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Canada has unfinished business heading into women's world hockey semifinal


Renata Fast scored twice to lead Canada in a 5-1 win over Sweden in a women's world hockey championship quarterfinal Thursday. Fast (14) celebrates her goal over Sweden with teammates Julia Gosling (88) and Danielle Serdachny (92) during second period quarter final hockey action at the IIHF Women's World Hockey Championship in Utica, N.Y., Thursday, April 11, 2024. THE CANADIAN PRESS/Christinne Muschi

UTICA, N.Y. — Canada heads into the final four at the women's world hockey championship still a work in progress.

Defender Renata Fast scored twice in Canada's 5-1 win over Sweden in a heavy Thursday quarterfinal of collisions and grinding checks along the boards.

Canada meets back-to-back bronze medallist Czechia, and defending champion United States faces Finland in Saturday's semifinals. The medal games are Sunday.

The Swedes challenged Canada on Thursday until they were rattled by a third-period call that went against them. 

Sweden's subsequent cross-checking penalty and defensive breakdowns allowing two goals in the span of less than a minute salted the win away for Canada. 

"I honestly like winning a game like that. You're going to the semifinals, and there's still things to work on," Canadian head coach Troy Ryan said. "We're confident, but we're not necessarily thinking the job's done.

"We got to tighten up our game if we're going to be successful, and not just in a final. We've got to tighten it up to be successful in the semis."

Laura Stacey, Natalie Spooner and Jaime Bourbonnais also scored for Canada, which has goal production from a dozen different players in the tournament. Defender Jocelyne Larocque had two assists.

Canada required a Sarah Nurse overtime goal to beat Sweden 3-2 in last year's quarterfinal in Brampton, Ont., but got the job done more emphatically in Utica, N.Y.

Emerance Maschmeyer got the start in Canada's net for the quarterfinal as she did in Brampton, with Kristen Campbell backing her up. Maschmeyer made 17 saves.

But the Canadians gave up their first power-play goal of the tournament and were short-handed five times. They were also scoreless on four power-play chances to be 1-for-14 in the tournament.

"We lost the special teams battle that I don't like to lose, but we definitely lost them tonight," Ryan said. "Too many penalties to kill.

"Because of the penalties the flow of the game was just blah. It was painful to be honest. I thought we did a relatively good job sticking with it and not getting too frustrated with it.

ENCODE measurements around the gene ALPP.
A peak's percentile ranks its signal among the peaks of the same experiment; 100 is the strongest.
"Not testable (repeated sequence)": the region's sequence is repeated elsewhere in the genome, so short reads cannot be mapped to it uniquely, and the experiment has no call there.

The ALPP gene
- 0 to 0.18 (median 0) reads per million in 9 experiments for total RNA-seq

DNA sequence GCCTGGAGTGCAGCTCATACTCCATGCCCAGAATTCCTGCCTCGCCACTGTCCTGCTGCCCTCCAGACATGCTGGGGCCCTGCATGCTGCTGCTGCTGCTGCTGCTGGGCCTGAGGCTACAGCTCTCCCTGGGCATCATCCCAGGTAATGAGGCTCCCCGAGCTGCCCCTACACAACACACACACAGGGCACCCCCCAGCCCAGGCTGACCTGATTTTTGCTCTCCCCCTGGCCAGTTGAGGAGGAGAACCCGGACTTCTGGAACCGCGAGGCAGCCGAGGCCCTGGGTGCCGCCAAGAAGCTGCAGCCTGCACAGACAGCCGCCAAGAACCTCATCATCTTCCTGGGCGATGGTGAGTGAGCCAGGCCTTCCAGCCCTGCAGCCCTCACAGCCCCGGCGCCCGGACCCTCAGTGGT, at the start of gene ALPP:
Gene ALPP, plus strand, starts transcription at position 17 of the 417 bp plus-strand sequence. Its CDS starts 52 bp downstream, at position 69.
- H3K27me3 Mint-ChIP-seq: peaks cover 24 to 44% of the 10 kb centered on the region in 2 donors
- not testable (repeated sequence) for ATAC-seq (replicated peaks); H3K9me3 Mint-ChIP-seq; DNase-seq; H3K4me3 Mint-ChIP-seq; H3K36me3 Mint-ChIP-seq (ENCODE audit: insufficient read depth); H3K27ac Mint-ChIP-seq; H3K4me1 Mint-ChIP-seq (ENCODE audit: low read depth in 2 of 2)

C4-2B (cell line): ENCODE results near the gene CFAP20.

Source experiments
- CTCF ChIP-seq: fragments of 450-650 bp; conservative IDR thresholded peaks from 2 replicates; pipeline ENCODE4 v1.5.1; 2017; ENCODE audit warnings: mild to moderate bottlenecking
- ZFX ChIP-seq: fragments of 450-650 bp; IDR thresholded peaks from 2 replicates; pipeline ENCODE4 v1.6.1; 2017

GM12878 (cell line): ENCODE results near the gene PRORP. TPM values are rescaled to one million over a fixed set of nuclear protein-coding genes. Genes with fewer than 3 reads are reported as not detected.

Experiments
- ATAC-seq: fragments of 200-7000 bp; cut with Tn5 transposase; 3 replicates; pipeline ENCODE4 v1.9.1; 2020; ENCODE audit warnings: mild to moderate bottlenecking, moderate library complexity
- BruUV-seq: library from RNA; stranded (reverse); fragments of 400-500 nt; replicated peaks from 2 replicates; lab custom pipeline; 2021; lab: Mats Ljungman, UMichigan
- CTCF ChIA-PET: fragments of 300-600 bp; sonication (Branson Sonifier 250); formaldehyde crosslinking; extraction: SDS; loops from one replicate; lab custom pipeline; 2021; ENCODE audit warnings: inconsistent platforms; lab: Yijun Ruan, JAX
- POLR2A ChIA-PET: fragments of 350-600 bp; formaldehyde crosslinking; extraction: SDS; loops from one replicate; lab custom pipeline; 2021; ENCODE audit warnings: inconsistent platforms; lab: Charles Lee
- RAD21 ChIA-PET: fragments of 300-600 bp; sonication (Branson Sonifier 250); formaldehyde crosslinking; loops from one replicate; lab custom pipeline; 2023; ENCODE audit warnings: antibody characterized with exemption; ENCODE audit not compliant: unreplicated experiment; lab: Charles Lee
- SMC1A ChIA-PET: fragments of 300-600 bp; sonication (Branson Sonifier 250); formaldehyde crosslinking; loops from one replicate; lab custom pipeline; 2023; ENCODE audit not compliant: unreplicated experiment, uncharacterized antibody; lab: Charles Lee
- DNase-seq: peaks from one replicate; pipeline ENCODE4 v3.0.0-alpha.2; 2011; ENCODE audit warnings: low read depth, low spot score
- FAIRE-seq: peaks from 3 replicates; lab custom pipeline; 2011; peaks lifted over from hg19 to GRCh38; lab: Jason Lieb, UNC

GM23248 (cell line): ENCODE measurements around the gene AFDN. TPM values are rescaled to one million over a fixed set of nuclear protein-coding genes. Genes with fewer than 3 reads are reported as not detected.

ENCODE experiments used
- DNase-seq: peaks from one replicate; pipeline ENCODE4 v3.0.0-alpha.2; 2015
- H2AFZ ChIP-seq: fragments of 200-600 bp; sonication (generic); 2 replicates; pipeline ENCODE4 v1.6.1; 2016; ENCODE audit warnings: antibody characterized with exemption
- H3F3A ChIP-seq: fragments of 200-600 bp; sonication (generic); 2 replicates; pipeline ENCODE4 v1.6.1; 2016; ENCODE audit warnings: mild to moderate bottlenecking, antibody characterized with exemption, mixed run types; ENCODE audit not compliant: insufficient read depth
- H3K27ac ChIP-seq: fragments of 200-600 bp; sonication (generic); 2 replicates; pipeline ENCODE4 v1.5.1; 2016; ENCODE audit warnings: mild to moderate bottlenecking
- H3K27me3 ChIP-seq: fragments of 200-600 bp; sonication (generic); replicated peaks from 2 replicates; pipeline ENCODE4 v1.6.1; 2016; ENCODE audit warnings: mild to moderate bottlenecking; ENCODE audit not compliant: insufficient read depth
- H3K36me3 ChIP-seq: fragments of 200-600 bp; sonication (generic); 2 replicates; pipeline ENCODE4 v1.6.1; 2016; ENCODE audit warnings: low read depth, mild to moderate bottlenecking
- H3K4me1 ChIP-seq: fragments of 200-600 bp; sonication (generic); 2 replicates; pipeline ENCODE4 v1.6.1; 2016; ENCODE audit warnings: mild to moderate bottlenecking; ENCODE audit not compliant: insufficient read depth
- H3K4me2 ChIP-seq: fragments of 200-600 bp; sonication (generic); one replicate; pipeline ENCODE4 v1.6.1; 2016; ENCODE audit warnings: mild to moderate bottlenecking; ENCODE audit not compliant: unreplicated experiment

"My message to the group after the game (was) 'you accomplished what you came here to do.' No one got injured, we're in a good spot. Maschmeyer had a good game, came up big in times when we needed her."

Sweden's Emma Soderberg, who had 51 saves against Canada last year, stopped 39 in front of an announced 1,512 at the Adirondack Bank Center.

"Emma was good, but we need that top-notch performance," Swedish head coach Ulf Lundberg said.

The Canadians led 2-1 and 3-1 at period breaks. 

The Swedes had two solid chances to pull even early in the second period. Lina Ljungblom took off on a breakaway stepping out of the penalty box, and Sofie Lundin put a shot off Maschmeyer's left post.

Ljungblom backhanded a rebound by a prone Maschmeyer midway through the third period, but officials ruled the play was whistled dead when Maschmeyer made the initial save. 

"The whistle goes too fast, of course, so it was a mistake from them," Lundberg said. "I take great responsibility for what my team (does) and the referees have to take responsibility for their calls."

Each side doled punishing checks to the other. Canadian captain Marie-Philip Poulin leaning into Paula Bergstrom and assessed an illegal hit had a Swedish fan yelling "kick her out" midway through the period.

Sweden introduced body checking in its women's league for the 2022-23 season. 

"They play physical game for sure," Fast said. "We knew going into it that there would be some physicality just given the league they all play in and the previous times we've played them, but I think we're all used to it and we like it."

Czechia blanked Germany 1-0, Finns were 3-1 winners over Switzerland and the U.S. thumped Japan 10-0 in other quarterfinals. 


Canada wasn't taunting the Swedes with their goal song Gimme! Gimme! Gimme! (A Man After Midnight!)" by the Swedish group ABBA.

The 1979 pop hit became the team's goal anthem during this winter's Rivalry Series against the United States.

When the series moved to Kitchener and Sarnia, Ont., in December after opening in Los Angeles and Tempe, Ariz., the Canadian team wanted a goal song for their home arenas.

"When we're in the U.S., we don't get our goal song," Fast explained. "Emma Maltais put together a handful, maybe five, different songs and we all sat in the meal room and we played them. We all had to vote, but it took us an hour and a half to choose the song.

"We just really liked the vibe of that one. I think the coaching staff was in the back raising their hand for that one."

Flo Rida's "My House" and Celine Dion songs were considered "but didn't stick," she said.

This report by The Canadian Press was first published April 11, 2024.

Donna Spencer, The Canadian Press

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